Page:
American Bail Coalition Endorses Kalief’s Law Introduced in the New York General Assembly

American Bail Coalition Endorses Kalief’s Law Introduced in the New York General Assembly

LANCASTER, Pa. (JUNE 17, 2015) – The American Bail Coalition (ABC) today endorsed Kalief’s Law, named after Kalief Browder, a former juvenile criminal defendant housed at Rikers Island who committed suicide June 6, 2015.

The law would impose a more strict oversight on a defendant’s right to a timely trial. The bill ties the investigative progress of the prosecutor and evidence disclosure requirements to the calculation of speedy trial, prior to allowing exclusions to be applied.

ABC also supports criminal justice reforms that:

  • eliminate bail for juvenile defendants, a practice that has already been outlawed in several states; and,
  • provide the timely and responsible release of criminal defendants who are awaiting trial when there is a responsible third party who will guarantee that the juvenile will show up for trial and who will behave lawfully while awaiting trial.

“The recent tragic death in New York of Kalief Browder has raised important questions about the criminal justice system,” said Nicholas J. Wachinski, Esq., Executive Director, ABC. “Kalief’s Law has the support of the American Bail Coalition because it offers a correction to the system that addresses the fundamental right of a speedy trial.”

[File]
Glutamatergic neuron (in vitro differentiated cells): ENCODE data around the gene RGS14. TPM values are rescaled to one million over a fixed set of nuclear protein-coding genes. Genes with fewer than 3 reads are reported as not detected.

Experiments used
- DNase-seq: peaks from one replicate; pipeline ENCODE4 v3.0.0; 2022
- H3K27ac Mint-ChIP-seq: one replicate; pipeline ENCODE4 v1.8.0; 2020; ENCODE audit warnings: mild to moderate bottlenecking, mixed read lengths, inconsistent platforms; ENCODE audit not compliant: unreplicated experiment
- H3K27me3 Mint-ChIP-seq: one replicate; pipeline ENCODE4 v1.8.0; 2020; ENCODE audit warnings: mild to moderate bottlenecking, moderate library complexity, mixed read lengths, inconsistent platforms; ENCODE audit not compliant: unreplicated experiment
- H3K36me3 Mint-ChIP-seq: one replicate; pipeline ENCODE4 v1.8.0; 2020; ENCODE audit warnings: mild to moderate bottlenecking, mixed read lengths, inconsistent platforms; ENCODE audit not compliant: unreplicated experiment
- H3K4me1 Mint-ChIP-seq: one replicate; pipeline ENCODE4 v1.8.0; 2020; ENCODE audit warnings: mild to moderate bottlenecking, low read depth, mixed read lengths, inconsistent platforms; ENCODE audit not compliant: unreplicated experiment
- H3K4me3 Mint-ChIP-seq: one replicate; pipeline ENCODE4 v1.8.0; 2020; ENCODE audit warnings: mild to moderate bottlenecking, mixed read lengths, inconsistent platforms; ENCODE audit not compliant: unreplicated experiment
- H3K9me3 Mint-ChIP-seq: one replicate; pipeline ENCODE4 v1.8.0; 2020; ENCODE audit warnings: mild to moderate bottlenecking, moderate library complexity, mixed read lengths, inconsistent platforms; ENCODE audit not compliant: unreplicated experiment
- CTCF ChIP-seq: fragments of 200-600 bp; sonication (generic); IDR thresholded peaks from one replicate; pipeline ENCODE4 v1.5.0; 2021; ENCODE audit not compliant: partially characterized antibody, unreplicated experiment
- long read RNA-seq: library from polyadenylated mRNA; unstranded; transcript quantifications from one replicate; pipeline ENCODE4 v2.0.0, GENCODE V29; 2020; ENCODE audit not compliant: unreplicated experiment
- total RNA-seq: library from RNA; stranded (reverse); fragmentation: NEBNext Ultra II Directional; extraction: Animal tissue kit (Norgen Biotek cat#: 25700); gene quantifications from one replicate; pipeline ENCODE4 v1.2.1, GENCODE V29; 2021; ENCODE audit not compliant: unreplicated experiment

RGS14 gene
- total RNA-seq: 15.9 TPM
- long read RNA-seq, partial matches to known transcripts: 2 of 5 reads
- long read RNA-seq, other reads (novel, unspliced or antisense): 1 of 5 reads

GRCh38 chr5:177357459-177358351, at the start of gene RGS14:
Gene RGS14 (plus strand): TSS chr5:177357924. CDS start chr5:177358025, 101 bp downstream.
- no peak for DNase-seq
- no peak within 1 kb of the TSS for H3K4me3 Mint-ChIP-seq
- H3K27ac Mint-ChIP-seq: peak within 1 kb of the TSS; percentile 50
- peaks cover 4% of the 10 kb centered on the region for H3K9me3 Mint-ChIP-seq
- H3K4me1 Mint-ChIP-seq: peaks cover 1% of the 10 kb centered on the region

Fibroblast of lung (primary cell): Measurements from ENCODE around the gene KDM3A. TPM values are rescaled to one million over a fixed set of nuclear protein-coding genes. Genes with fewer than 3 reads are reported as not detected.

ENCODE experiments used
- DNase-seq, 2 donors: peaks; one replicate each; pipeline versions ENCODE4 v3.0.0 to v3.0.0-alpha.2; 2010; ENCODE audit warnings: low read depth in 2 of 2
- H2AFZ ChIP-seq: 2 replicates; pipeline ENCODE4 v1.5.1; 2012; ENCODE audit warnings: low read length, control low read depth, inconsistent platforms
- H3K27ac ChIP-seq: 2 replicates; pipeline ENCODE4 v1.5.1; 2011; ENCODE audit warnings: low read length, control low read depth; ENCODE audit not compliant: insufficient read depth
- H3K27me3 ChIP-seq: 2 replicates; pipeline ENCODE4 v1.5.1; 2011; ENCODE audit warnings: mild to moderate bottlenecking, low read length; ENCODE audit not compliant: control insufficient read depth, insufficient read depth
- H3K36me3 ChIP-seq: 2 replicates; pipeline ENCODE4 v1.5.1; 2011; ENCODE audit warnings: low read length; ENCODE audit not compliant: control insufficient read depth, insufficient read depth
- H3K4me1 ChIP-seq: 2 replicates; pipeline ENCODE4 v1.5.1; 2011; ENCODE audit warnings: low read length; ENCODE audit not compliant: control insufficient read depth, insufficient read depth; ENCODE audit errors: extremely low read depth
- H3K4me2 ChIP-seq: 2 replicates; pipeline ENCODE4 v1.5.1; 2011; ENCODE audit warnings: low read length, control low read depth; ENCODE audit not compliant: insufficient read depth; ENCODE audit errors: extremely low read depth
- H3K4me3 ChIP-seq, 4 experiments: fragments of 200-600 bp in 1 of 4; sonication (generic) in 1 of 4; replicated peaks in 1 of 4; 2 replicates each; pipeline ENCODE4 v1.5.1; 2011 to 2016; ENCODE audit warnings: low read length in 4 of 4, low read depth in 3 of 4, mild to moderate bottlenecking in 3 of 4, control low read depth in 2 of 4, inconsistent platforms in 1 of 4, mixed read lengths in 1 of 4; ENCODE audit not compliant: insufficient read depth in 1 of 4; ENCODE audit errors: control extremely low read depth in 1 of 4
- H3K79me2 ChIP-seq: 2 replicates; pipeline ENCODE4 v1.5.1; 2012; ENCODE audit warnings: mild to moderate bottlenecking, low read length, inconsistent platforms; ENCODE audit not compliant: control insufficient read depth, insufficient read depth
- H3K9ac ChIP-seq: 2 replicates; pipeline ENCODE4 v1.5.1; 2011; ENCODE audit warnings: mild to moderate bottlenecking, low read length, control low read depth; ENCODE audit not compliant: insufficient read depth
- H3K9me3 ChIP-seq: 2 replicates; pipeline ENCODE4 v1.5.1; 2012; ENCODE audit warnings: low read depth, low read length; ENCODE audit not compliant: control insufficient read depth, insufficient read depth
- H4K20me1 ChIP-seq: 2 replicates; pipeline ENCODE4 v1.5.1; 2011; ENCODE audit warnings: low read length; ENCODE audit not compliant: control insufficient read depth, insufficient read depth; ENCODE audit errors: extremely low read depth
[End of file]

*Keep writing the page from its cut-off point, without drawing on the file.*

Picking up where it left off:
“Experts have noted that there is no better means than bail to ensure that a defendant, once released, will show up for trial,” Wachinski continued. “Abandoning the use of bail is not the solution. However, reasonable changes such as ensuring defendants receive a speedy trial will help protect against unfair practices including eliminating the use of bail for juvenile defendants.”

The State and City of New York currently use monetary bail for juvenile defendants and New York also houses juveniles in adult prisons, two issues that significantly impacted the Kalief Browder case.

“ABC will continue to work with decision-makers, lawmakers and all those involved in criminal justice and public safety to develop best practices that help to ensure public safety and minimize days between arrest and pretrial release of criminal defendants,” Wachinski said.
Kalief Browder’s tragic death, and the horrific and systematic abuse he suffered while incarcerated at Rikers, was the failure of the entire criminal justice system. Browder’s bail was revoked by a judge 73 days after he was imprisoned.

Contact: Madelyn Lawson, 202-420-9863

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